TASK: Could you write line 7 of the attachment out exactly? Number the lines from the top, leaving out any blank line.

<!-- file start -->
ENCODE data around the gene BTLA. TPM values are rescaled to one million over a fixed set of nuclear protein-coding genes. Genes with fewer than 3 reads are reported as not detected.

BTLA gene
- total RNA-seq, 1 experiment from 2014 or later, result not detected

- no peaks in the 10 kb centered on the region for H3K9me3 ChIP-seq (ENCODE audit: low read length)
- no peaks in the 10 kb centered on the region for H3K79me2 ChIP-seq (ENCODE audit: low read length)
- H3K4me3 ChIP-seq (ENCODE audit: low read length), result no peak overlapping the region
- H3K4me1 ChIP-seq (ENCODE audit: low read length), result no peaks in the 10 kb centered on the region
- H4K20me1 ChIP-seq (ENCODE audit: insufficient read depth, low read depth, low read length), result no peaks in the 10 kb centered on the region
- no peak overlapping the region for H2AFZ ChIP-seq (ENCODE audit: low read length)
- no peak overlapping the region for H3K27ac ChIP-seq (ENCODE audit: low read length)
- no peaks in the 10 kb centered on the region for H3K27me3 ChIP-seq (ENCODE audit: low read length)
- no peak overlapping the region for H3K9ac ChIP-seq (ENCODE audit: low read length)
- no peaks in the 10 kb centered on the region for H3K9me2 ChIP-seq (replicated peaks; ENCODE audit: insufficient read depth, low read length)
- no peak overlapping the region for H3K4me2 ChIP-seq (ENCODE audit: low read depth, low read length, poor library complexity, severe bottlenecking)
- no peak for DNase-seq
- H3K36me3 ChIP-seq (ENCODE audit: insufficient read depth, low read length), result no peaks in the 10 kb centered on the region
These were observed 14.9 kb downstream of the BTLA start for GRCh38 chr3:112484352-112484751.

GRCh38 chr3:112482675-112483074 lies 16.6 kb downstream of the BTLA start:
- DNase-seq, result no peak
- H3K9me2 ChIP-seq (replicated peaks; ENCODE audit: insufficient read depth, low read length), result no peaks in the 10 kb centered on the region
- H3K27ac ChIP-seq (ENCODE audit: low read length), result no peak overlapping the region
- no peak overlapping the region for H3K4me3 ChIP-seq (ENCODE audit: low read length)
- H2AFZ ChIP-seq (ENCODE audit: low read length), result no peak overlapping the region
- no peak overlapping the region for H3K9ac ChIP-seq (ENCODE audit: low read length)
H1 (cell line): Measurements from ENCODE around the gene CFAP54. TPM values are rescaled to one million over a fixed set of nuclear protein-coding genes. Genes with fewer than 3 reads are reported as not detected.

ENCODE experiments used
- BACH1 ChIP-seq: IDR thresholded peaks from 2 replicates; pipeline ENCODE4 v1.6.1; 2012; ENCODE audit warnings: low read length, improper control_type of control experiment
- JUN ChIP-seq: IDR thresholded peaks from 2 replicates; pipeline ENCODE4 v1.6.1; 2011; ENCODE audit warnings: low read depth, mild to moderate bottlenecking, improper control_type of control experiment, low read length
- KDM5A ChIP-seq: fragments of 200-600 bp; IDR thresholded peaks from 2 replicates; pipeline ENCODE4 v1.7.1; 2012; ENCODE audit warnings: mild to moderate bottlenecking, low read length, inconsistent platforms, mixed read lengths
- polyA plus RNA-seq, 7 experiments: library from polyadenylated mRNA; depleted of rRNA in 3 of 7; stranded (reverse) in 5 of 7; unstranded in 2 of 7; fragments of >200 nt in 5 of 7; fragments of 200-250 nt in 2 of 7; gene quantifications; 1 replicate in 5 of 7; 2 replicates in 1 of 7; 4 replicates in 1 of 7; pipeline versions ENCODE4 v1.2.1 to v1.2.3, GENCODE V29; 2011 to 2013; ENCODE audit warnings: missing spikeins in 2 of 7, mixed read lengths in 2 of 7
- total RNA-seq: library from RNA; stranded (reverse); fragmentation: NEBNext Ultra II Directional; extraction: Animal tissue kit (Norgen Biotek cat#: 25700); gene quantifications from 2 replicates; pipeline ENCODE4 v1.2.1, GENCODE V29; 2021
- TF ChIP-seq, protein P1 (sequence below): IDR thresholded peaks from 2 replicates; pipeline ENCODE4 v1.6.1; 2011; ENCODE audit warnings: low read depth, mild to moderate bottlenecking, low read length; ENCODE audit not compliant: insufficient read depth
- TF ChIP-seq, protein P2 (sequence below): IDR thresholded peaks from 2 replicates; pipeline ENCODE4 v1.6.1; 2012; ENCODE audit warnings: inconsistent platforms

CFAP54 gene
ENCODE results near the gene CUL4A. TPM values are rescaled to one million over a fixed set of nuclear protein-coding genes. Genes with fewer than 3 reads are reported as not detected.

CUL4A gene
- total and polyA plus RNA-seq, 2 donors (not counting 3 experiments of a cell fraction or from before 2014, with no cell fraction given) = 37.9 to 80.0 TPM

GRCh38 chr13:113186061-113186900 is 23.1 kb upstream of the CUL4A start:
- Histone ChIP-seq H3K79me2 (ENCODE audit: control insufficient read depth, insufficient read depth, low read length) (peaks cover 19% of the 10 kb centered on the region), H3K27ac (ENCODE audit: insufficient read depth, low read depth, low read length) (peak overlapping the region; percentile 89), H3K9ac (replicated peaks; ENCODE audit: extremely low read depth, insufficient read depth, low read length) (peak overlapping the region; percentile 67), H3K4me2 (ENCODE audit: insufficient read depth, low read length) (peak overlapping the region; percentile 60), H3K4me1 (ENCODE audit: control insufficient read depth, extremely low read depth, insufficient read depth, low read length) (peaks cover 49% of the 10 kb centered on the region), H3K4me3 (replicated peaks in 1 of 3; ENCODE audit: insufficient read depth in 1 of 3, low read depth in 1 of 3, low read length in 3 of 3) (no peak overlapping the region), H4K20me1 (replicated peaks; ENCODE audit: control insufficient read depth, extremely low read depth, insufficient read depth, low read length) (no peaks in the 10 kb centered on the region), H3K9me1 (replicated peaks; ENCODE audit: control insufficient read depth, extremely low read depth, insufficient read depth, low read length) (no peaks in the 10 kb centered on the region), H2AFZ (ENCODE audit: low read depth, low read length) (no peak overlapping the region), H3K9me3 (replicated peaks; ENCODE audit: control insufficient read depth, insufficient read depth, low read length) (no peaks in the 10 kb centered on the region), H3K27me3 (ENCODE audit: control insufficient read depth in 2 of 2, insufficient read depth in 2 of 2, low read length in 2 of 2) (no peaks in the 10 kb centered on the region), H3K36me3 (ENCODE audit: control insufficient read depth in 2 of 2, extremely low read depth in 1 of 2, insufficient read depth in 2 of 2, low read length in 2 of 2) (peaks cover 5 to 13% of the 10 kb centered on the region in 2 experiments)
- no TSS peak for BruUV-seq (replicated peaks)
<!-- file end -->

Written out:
- H3K4me1 ChIP-seq (ENCODE audit: low read length), result no peaks in the 10 kb centered on the region